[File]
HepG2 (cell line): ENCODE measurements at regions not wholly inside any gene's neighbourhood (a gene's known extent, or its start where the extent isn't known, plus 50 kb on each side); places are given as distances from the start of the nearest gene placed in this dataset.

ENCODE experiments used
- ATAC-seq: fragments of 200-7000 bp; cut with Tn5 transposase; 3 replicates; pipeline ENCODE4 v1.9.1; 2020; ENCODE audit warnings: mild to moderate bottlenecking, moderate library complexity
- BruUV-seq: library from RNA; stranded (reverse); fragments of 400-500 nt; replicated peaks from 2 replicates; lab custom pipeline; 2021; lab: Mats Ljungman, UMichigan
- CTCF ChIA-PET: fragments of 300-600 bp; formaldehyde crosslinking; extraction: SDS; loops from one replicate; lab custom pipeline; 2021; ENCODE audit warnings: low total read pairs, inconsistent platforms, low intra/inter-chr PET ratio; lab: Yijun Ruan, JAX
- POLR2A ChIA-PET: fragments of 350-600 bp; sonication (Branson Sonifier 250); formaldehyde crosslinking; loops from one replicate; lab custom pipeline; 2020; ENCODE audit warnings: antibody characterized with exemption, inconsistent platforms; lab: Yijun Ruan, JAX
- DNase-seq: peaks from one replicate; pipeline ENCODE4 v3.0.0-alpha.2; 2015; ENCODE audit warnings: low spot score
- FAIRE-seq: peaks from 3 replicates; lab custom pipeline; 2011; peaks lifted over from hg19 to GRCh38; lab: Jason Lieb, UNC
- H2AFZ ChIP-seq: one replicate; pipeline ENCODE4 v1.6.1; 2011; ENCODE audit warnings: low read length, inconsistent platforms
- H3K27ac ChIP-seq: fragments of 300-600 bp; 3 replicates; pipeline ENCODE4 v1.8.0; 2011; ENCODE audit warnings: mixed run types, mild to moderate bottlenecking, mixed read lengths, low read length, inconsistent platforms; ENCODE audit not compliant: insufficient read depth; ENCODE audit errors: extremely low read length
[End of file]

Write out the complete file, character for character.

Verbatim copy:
HepG2 (cell line): ENCODE measurements at regions not wholly inside any gene's neighbourhood (a gene's known extent, or its start where the extent isn't known, plus 50 kb on each side); places are given as distances from the start of the nearest gene placed in this dataset.

ENCODE experiments used
- ATAC-seq: fragments of 200-7000 bp; cut with Tn5 transposase; 3 replicates; pipeline ENCODE4 v1.9.1; 2020; ENCODE audit warnings: mild to moderate bottlenecking, moderate library complexity
- BruUV-seq: library from RNA; stranded (reverse); fragments of 400-500 nt; replicated peaks from 2 replicates; lab custom pipeline; 2021; lab: Mats Ljungman, UMichigan
- CTCF ChIA-PET: fragments of 300-600 bp; formaldehyde crosslinking; extraction: SDS; loops from one replicate; lab custom pipeline; 2021; ENCODE audit warnings: low total read pairs, inconsistent platforms, low intra/inter-chr PET ratio; lab: Yijun Ruan, JAX
- POLR2A ChIA-PET: fragments of 350-600 bp; sonication (Branson Sonifier 250); formaldehyde crosslinking; loops from one replicate; lab custom pipeline; 2020; ENCODE audit warnings: antibody characterized with exemption, inconsistent platforms; lab: Yijun Ruan, JAX
- DNase-seq: peaks from one replicate; pipeline ENCODE4 v3.0.0-alpha.2; 2015; ENCODE audit warnings: low spot score
- FAIRE-seq: peaks from 3 replicates; lab custom pipeline; 2011; peaks lifted over from hg19 to GRCh38; lab: Jason Lieb, UNC
- H2AFZ ChIP-seq: one replicate; pipeline ENCODE4 v1.6.1; 2011; ENCODE audit warnings: low read length, inconsistent platforms
- H3K27ac ChIP-seq: fragments of 300-600 bp; 3 replicates; pipeline ENCODE4 v1.8.0; 2011; ENCODE audit warnings: mixed run types, mild to moderate bottlenecking, mixed read lengths, low read length, inconsistent platforms; ENCODE audit not compliant: insufficient read depth; ENCODE audit errors: extremely low read length